Tony Jones – There may be no receiver at 6′1″ that enjoys the fade route more than Mr. Jones. He loves to get in the air and make plays. He could use a little bulk, but he is very elusive with the ball and racks up the yards after the catch. His leaping ability and solid route running make him an excellent deep ball target, as he can sky over back pedaling defensive backs. He’s a big-play type of guy who will need to polish his game but could be a great target down the road. There might not be a lot of playing time for him next year on offense, but in high school he showed the speed and step to be productive early at least in the return game.

    Photo courtesy of The Snohomish Times.

    John Froland – Froland is the second defensive tackle in the class of 2010, a position that really needs some work. However, at 6’5”and 250-pounds, Froland may see more time at defensive end unless he hits the weight room. Froland definitely has the skill sets, which is a great sign, and is incredibly explosive off the line of scrimmage. His reads and angles of pursuit are also spot on, making him excellent for stopping the run. If he can put on the necessary weight, he will be one of the most explosive and quick defensive tackles in the Big Ten. Don’t be surprised if you see him at end, although fellow recruit Hampton could help push him to contend for time at DT.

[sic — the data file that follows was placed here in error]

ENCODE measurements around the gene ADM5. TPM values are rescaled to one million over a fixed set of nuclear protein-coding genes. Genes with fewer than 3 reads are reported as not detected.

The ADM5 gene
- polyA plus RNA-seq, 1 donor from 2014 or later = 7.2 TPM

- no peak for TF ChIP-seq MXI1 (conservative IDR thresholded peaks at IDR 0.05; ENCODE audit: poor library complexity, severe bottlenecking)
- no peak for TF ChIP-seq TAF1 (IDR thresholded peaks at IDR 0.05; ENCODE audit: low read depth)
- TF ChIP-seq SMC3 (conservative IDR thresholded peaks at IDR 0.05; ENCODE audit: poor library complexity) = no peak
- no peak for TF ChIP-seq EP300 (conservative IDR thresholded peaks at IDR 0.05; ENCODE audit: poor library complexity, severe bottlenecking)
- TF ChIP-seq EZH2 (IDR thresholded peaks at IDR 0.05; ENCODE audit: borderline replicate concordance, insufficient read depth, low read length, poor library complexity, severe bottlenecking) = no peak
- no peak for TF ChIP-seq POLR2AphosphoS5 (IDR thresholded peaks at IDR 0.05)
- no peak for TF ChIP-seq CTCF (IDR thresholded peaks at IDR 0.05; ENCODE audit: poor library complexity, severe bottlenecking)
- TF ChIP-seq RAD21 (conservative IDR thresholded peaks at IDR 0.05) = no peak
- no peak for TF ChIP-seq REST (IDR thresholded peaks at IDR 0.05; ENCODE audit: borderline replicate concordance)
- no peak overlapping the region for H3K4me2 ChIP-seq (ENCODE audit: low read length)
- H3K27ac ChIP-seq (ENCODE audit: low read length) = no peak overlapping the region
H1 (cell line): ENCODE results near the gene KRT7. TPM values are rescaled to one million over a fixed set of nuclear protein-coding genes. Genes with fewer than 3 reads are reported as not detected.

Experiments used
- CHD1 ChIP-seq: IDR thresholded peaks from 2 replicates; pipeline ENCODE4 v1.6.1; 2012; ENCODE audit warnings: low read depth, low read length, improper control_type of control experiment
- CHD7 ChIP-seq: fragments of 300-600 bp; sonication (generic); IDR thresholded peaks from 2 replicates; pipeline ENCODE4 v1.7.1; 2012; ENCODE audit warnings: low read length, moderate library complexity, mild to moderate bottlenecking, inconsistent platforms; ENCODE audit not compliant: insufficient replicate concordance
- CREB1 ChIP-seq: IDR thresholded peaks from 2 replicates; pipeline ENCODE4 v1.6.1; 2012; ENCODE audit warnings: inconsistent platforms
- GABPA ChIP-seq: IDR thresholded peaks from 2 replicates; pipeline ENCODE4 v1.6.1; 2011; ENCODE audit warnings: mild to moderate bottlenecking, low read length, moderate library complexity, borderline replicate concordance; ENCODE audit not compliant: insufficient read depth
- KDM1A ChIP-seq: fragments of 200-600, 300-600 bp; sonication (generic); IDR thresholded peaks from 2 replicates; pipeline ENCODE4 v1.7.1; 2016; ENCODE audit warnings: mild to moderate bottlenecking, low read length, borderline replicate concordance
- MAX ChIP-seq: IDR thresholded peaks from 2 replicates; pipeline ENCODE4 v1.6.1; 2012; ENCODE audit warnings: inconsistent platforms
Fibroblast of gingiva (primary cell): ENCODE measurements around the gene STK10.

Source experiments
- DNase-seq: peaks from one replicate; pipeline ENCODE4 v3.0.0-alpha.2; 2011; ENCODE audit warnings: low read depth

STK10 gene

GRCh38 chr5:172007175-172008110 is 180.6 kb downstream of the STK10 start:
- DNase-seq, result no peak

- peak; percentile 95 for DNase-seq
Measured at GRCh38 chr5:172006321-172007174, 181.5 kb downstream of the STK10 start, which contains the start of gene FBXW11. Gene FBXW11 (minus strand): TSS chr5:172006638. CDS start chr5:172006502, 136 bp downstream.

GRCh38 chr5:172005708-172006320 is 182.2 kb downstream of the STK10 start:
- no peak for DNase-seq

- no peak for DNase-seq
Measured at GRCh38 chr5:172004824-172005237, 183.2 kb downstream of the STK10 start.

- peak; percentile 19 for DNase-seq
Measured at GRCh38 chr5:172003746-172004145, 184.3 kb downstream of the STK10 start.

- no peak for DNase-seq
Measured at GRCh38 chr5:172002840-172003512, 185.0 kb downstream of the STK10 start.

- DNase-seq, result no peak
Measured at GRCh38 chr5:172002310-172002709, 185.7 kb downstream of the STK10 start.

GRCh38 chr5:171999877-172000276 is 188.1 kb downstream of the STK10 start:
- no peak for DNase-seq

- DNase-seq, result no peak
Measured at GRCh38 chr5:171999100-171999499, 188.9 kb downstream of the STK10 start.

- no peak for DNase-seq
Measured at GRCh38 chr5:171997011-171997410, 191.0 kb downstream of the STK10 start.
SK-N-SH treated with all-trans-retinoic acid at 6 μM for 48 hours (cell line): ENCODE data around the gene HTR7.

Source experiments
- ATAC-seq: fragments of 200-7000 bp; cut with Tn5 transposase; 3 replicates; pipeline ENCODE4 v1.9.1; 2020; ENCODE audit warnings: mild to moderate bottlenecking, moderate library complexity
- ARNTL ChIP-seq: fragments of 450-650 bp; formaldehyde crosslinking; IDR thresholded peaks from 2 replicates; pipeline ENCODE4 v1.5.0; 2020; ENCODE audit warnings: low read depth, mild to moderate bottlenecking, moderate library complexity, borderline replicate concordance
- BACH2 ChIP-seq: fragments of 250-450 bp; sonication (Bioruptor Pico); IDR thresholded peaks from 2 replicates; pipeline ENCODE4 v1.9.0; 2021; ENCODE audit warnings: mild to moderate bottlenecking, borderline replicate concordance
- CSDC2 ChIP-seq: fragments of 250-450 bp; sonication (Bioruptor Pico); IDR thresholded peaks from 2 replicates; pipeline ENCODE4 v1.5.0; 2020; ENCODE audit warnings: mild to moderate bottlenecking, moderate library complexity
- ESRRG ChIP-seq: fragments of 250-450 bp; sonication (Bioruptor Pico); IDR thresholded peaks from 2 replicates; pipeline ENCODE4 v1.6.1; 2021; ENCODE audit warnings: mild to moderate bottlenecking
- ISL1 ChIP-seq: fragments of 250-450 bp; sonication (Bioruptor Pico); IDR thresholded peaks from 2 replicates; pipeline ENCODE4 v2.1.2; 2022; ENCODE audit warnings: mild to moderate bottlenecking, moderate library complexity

Photo courtesy of St. Francis de Sales High School.